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Fractions Day 4

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**Fractions Numbers such as ½ and -¾ are called fractions.**

The number above the fraction line is called the numerator. The number below the fraction line is called the denominator.

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Reducing Fractions When both the numerator and denominator have a common divisor, we can reduce the fraction to its lowest terms. A fraction is said to be in its lowest terms (or reduced) when the numerator and denominator are relatively prime (have no common divisors other than 1).

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**To reduce a fraction to its lowest terms, divide both the numerator and the denominator by the GCD.**

The fraction 6/10 is reduced to its lowest terms as follows.

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You Try… Reduce to its lowest terms

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**Mixed Numbers and Improper Fractions**

The number 2¾ is an example of a mixed number. It is called a mixed number because it is made up of an integer and a fraction. 2¾ means 2 + ¾ An improper fraction is a fraction whose numerator is greater than its denominator.

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**The figure shows improper fractions and mixed numbers….**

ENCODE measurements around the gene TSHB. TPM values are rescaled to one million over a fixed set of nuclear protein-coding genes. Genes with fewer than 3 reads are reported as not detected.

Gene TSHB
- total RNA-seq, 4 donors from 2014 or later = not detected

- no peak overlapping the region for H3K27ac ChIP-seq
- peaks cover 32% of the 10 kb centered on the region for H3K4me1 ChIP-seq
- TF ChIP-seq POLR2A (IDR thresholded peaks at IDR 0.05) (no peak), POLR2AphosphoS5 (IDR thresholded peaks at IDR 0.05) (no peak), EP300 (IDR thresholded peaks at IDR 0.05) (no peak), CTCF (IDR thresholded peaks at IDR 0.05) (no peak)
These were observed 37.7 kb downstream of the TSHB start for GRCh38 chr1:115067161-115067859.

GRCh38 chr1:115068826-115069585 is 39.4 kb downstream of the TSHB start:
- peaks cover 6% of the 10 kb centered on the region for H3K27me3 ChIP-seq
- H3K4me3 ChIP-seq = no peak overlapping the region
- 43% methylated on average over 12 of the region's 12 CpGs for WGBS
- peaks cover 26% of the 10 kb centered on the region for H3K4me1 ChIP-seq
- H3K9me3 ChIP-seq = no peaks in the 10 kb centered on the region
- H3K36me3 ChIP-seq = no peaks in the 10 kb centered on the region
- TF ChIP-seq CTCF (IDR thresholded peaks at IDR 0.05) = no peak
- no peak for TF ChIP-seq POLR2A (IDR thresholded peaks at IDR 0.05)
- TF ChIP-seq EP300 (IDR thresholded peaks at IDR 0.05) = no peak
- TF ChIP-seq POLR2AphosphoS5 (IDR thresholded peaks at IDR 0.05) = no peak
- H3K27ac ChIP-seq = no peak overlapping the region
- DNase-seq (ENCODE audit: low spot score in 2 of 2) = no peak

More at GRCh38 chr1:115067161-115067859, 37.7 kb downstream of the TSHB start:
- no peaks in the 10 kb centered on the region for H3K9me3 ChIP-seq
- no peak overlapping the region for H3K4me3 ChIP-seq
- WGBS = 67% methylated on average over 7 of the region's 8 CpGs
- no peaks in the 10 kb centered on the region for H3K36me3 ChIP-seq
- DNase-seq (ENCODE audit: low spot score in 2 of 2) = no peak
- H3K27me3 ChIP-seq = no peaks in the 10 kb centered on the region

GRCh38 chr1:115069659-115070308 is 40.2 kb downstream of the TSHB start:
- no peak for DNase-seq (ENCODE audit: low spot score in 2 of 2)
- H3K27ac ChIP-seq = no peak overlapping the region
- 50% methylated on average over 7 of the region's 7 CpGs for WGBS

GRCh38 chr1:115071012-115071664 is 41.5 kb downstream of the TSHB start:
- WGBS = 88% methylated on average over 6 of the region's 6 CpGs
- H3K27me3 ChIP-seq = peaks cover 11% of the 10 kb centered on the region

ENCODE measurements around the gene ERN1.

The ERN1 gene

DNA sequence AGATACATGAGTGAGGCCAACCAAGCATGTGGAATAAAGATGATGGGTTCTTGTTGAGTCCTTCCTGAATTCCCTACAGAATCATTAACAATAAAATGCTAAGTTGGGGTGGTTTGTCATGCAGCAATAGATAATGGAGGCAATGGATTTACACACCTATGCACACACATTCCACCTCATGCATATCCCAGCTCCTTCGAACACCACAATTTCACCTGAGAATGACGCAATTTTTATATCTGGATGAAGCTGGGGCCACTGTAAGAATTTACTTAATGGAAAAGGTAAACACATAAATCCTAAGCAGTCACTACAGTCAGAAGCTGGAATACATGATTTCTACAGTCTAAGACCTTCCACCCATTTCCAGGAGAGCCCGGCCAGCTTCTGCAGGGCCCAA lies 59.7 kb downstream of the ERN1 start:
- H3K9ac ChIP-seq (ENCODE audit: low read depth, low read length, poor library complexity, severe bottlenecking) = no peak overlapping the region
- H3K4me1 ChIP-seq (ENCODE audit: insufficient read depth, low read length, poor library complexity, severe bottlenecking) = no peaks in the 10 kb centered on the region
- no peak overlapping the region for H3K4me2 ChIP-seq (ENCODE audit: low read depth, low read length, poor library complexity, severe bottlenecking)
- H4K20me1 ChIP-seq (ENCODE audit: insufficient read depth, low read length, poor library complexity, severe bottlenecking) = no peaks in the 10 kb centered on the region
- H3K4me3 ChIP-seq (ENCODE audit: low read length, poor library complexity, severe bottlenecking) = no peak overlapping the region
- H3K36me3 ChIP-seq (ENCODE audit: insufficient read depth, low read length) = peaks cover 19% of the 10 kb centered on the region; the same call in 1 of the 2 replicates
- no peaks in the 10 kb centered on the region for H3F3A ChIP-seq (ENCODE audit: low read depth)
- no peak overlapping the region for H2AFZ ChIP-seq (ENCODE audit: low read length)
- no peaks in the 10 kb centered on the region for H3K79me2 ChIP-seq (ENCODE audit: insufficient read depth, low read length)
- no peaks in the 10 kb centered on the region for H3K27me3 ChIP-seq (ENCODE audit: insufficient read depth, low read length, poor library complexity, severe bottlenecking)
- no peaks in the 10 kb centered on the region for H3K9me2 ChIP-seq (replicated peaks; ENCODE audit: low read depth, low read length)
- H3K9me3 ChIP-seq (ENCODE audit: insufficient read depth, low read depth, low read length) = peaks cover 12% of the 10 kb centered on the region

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**How do you convert mixed numbers to improper fractions?**

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**Example: Convert to Improper Fractions.**

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**How do you convert improper fractions to mixed numbers?**

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**Example: Convert to a mixed number.**

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**Example: Convert to a mixed number.**

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**Multiplication of Fractions**

Multiply the numerators and multiply the denominators together then reduce if necessary.

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Examples

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**Reciprocal The reciprocal of any number is 1 divided by that number.**

The product of a number and its reciprocal must equal 1.

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Division of Fractions To find the quotient of two fractions, multiply the first fraction by the reciprocal of the second fraction.

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**Addition and Subtraction of Fractions**

Before we can add or subtract fractions, the fractions must have a lowest common denominator.

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Example: Evaluate

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**Adding or Subtracting Fractions with Unlike Denominators**

Use prime factorization to find the LCD for the denominator. Example: LCD

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Addition Example Now Reduce!

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